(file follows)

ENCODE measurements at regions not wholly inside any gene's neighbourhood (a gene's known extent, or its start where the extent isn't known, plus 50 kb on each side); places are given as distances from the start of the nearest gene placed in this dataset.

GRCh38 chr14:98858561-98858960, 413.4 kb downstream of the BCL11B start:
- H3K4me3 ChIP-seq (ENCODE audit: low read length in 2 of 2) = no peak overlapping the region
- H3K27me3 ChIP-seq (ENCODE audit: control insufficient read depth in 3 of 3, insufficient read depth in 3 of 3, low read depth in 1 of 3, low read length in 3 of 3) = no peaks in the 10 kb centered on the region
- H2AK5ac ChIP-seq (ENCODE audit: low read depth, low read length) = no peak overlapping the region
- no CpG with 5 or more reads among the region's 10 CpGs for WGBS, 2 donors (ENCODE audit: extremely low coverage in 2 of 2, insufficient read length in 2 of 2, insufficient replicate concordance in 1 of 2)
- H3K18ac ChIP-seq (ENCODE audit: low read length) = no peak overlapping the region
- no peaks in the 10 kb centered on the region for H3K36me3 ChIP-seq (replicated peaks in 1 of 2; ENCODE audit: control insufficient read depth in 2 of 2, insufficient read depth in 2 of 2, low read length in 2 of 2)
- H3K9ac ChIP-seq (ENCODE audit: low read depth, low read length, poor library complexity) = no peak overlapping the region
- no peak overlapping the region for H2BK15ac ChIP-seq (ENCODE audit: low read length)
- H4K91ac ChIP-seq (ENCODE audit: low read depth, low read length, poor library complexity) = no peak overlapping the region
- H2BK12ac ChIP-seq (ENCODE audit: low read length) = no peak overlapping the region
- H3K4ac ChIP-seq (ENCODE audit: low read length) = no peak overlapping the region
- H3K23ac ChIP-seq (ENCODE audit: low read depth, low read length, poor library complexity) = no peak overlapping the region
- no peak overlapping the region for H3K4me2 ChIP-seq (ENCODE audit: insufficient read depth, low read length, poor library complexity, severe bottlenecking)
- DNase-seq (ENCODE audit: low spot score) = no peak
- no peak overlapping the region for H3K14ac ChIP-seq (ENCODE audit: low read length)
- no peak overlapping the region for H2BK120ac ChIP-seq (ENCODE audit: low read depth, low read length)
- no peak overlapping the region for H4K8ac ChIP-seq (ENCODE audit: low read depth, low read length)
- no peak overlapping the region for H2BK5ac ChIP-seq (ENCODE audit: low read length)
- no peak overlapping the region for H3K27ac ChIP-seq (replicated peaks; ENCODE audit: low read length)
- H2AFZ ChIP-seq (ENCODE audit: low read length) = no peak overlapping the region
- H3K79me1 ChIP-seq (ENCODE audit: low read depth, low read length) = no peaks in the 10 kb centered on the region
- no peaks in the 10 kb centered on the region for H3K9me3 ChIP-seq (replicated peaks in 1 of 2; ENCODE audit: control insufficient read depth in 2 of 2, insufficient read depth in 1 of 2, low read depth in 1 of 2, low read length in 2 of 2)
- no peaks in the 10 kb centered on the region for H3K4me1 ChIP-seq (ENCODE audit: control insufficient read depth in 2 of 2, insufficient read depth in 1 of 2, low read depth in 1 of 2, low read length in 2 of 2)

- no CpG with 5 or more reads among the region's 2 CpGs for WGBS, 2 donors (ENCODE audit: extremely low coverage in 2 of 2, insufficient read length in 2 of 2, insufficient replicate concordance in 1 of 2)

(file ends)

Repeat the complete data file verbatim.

ENCODE measurements at regions not wholly inside any gene's neighbourhood (a gene's known extent, or its start where the extent isn't known, plus 50 kb on each side); places are given as distances from the start of the nearest gene placed in this dataset.

GRCh38 chr14:98858561-98858960, 413.4 kb downstream of the BCL11B start:
- H3K4me3 ChIP-seq (ENCODE audit: low read length in 2 of 2) = no peak overlapping the region
- H3K27me3 ChIP-seq (ENCODE audit: control insufficient read depth in 3 of 3, insufficient read depth in 3 of 3, low read depth in 1 of 3, low read length in 3 of 3) = no peaks in the 10 kb centered on the region
- H2AK5ac ChIP-seq (ENCODE audit: low read depth, low read length) = no peak overlapping the region
- no CpG with 5 or more reads among the region's 10 CpGs for WGBS, 2 donors (ENCODE audit: extremely low coverage in 2 of 2, insufficient read length in 2 of 2, insufficient replicate concordance in 1 of 2)
- H3K18ac ChIP-seq (ENCODE audit: low read length) = no peak overlapping the region
- no peaks in the 10 kb centered on the region for H3K36me3 ChIP-seq (replicated peaks in 1 of 2; ENCODE audit: control insufficient read depth in 2 of 2, insufficient read depth in 2 of 2, low read length in 2 of 2)
- H3K9ac ChIP-seq (ENCODE audit: low read depth, low read length, poor library complexity) = no peak overlapping the region
- no peak overlapping the region for H2BK15ac ChIP-seq (ENCODE audit: low read length)
- H4K91ac ChIP-seq (ENCODE audit: low read depth, low read length, poor library complexity) = no peak overlapping the region
- H2BK12ac ChIP-seq (ENCODE audit: low read length) = no peak overlapping the region
- H3K4ac ChIP-seq (ENCODE audit: low read length) = no peak overlapping the region
- H3K23ac ChIP-seq (ENCODE audit: low read depth, low read length, poor library complexity) = no peak overlapping the region
- no peak overlapping the region for H3K4me2 ChIP-seq (ENCODE audit: insufficient read depth, low read length, poor library complexity, severe bottlenecking)
- DNase-seq (ENCODE audit: low spot score) = no peak
- no peak overlapping the region for H3K14ac ChIP-seq (ENCODE audit: low read length)
- no peak overlapping the region for H2BK120ac ChIP-seq (ENCODE audit: low read depth, low read length)
- no peak overlapping the region for H4K8ac ChIP-seq (ENCODE audit: low read depth, low read length)
- no peak overlapping the region for H2BK5ac ChIP-seq (ENCODE audit: low read length)
- no peak overlapping the region for H3K27ac ChIP-seq (replicated peaks; ENCODE audit: low read length)
- H2AFZ ChIP-seq (ENCODE audit: low read length) = no peak overlapping the region
- H3K79me1 ChIP-seq (ENCODE audit: low read depth, low read length) = no peaks in the 10 kb centered on the region
- no peaks in the 10 kb centered on the region for H3K9me3 ChIP-seq (replicated peaks in 1 of 2; ENCODE audit: control insufficient read depth in 2 of 2, insufficient read depth in 1 of 2, low read depth in 1 of 2, low read length in 2 of 2)
- no peaks in the 10 kb centered on the region for H3K4me1 ChIP-seq (ENCODE audit: control insufficient read depth in 2 of 2, insufficient read depth in 1 of 2, low read depth in 1 of 2, low read length in 2 of 2)

- no CpG with 5 or more reads among the region's 2 CpGs for WGBS, 2 donors (ENCODE audit: extremely low coverage in 2 of 2, insufficient read length in 2 of 2, insufficient replicate concordance in 1 of 2)